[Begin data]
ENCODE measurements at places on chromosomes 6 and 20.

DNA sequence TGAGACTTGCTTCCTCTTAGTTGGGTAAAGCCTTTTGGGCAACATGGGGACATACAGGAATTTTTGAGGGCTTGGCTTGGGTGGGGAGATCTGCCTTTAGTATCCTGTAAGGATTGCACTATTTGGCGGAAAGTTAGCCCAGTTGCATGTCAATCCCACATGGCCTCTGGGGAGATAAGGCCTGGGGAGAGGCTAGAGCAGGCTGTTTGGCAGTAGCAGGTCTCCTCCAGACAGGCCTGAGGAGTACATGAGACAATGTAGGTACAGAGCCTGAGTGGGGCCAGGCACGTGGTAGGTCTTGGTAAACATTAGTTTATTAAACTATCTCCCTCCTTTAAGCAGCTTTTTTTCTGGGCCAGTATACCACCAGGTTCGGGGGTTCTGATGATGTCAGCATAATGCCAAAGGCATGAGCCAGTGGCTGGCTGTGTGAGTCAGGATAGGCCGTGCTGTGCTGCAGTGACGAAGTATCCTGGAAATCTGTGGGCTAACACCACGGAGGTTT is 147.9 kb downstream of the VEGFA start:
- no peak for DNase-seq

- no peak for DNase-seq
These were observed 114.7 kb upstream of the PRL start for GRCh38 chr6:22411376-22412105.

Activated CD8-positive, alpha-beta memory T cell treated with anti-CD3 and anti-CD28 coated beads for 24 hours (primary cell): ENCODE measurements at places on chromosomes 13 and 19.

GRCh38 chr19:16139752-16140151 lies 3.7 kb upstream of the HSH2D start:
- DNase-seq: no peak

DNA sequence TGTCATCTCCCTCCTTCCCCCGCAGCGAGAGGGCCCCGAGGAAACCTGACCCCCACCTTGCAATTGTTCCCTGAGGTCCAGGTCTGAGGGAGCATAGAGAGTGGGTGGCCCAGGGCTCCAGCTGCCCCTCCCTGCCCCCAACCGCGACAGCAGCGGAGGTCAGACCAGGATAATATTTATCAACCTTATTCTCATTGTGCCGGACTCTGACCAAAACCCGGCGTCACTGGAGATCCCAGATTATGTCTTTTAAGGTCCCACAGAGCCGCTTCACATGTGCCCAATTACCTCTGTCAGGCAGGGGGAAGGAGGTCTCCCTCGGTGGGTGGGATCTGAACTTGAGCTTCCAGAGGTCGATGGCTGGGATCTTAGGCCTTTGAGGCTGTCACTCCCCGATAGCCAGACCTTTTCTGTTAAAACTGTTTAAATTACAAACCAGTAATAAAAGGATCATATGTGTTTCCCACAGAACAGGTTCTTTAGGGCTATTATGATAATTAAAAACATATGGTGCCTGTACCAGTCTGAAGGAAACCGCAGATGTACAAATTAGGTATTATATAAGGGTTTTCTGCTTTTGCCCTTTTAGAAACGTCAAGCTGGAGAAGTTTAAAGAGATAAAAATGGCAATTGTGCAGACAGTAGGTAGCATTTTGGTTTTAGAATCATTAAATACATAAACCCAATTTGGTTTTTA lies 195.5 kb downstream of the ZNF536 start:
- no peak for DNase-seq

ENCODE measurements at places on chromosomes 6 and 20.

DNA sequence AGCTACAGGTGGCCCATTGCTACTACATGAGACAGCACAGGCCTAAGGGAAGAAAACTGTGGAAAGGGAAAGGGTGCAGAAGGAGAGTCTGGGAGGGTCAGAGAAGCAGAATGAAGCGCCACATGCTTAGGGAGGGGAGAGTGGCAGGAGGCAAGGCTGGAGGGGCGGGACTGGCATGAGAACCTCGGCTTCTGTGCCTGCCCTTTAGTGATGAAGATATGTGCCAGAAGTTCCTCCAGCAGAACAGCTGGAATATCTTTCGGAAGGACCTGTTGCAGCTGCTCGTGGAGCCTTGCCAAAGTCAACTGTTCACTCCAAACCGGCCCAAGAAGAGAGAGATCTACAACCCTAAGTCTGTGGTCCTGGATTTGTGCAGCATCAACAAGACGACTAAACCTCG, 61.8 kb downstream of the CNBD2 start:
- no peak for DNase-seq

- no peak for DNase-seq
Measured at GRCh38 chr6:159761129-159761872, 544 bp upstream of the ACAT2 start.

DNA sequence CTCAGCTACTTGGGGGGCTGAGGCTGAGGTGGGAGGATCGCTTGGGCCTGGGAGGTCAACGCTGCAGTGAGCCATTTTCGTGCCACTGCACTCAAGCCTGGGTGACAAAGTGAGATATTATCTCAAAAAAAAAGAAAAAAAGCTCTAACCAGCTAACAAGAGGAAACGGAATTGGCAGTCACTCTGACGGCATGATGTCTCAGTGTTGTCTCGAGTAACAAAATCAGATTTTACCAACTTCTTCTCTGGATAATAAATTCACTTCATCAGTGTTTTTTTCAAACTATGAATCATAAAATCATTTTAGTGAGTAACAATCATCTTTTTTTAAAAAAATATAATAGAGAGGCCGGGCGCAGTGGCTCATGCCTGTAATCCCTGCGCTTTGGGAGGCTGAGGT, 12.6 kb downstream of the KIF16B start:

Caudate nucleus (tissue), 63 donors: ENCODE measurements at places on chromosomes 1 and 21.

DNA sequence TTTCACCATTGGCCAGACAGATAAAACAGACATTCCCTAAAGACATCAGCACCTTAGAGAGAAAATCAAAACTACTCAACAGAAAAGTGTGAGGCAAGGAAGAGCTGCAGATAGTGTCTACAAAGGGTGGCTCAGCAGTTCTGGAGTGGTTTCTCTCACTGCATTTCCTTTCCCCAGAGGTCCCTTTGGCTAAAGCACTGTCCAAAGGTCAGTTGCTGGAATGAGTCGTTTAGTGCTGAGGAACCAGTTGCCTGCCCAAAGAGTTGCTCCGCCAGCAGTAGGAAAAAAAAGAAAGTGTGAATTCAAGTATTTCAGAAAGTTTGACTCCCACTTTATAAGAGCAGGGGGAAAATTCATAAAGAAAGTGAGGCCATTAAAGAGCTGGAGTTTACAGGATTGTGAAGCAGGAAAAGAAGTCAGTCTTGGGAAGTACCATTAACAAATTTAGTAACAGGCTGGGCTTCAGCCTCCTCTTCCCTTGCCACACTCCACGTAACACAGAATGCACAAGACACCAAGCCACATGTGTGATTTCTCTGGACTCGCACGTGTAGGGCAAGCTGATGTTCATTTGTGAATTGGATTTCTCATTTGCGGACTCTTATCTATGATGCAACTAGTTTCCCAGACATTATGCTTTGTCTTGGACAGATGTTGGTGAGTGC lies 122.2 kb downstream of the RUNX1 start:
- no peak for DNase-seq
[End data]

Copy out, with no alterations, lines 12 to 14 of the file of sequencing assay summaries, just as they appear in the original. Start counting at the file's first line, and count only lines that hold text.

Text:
DNA sequence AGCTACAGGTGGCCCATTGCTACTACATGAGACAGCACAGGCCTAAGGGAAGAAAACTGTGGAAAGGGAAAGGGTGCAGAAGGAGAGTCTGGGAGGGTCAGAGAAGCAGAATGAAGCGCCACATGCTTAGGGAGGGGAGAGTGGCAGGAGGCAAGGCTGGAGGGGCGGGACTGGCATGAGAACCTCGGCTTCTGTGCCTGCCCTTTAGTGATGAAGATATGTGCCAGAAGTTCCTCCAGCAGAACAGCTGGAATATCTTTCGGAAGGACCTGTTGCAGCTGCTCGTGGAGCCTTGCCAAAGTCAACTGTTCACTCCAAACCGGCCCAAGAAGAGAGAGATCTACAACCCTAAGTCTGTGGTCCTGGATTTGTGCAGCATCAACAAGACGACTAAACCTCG, 61.8 kb downstream of the CNBD2 start:
- no peak for DNase-seq

- no peak for DNase-seq